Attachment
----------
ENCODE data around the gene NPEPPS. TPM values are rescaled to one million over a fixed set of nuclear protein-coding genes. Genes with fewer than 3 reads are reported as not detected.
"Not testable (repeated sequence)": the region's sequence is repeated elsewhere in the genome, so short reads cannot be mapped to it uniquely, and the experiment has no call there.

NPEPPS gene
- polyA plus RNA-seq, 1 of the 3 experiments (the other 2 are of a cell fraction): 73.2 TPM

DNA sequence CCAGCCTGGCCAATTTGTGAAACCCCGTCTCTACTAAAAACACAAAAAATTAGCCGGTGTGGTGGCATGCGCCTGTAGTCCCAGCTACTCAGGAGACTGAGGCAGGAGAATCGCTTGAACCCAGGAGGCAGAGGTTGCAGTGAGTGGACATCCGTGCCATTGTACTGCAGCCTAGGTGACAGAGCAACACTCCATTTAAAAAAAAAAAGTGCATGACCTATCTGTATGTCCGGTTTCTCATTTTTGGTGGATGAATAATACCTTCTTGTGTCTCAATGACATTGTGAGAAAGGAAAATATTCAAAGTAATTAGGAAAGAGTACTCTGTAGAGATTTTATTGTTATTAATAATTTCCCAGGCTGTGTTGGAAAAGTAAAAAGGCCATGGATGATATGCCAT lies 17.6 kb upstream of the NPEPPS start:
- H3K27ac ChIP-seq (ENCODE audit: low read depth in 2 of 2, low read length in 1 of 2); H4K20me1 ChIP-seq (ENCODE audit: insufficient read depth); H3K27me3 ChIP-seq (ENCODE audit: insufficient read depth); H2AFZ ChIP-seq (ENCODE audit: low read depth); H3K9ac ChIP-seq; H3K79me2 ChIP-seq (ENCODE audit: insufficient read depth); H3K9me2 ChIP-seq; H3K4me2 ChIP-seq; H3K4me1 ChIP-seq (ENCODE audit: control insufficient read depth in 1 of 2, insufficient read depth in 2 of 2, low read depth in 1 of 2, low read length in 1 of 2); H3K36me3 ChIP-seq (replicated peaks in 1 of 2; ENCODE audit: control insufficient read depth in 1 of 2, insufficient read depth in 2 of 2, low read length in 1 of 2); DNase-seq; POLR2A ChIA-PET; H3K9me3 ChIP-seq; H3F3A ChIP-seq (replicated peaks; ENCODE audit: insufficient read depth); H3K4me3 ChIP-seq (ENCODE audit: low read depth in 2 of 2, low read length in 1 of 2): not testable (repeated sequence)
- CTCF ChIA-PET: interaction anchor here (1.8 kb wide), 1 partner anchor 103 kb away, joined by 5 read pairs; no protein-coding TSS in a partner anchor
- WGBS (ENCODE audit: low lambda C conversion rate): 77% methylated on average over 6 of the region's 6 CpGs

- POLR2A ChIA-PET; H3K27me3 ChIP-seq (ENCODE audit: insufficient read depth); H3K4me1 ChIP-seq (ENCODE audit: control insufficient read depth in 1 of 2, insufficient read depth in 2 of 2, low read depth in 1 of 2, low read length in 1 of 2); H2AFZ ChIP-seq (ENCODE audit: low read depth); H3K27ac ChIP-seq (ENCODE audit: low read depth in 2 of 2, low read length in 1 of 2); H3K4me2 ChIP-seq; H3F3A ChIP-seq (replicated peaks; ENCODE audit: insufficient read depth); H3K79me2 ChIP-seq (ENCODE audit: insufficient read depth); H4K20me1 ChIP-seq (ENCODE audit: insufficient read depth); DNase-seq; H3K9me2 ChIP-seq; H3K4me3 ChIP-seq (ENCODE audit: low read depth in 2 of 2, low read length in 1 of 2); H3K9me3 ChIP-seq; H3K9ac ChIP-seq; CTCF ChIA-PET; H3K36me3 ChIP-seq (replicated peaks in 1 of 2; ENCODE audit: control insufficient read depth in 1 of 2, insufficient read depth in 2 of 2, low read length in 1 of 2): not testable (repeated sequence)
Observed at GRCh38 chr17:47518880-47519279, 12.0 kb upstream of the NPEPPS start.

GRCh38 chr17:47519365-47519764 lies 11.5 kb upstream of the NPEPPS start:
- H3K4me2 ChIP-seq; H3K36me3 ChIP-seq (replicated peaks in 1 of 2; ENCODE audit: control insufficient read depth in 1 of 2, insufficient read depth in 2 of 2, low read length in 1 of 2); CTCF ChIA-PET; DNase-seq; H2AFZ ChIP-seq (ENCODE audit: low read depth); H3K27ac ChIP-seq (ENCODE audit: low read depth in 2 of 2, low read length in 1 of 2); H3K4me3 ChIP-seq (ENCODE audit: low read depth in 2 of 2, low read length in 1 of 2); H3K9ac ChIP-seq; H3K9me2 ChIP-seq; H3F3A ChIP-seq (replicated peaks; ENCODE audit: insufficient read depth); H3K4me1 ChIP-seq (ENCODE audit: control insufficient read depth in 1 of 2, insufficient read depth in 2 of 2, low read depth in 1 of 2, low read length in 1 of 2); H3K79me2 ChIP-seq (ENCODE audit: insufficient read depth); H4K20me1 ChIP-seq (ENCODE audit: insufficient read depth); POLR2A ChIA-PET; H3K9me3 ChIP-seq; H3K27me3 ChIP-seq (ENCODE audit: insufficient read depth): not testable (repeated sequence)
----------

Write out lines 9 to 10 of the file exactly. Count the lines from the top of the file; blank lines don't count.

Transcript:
- POLR2A ChIA-PET; H3K27me3 ChIP-seq (ENCODE audit: insufficient read depth); H3K4me1 ChIP-seq (ENCODE audit: control insufficient read depth in 1 of 2, insufficient read depth in 2 of 2, low read depth in 1 of 2, low read length in 1 of 2); H2AFZ ChIP-seq (ENCODE audit: low read depth); H3K27ac ChIP-seq (ENCODE audit: low read depth in 2 of 2, low read length in 1 of 2); H3K4me2 ChIP-seq; H3F3A ChIP-seq (replicated peaks; ENCODE audit: insufficient read depth); H3K79me2 ChIP-seq (ENCODE audit: insufficient read depth); H4K20me1 ChIP-seq (ENCODE audit: insufficient read depth); DNase-seq; H3K9me2 ChIP-seq; H3K4me3 ChIP-seq (ENCODE audit: low read depth in 2 of 2, low read length in 1 of 2); H3K9me3 ChIP-seq; H3K9ac ChIP-seq; CTCF ChIA-PET; H3K36me3 ChIP-seq (replicated peaks in 1 of 2; ENCODE audit: control insufficient read depth in 1 of 2, insufficient read depth in 2 of 2, low read length in 1 of 2): not testable (repeated sequence)
Observed at GRCh38 chr17:47518880-47519279, 12.0 kb upstream of the NPEPPS start.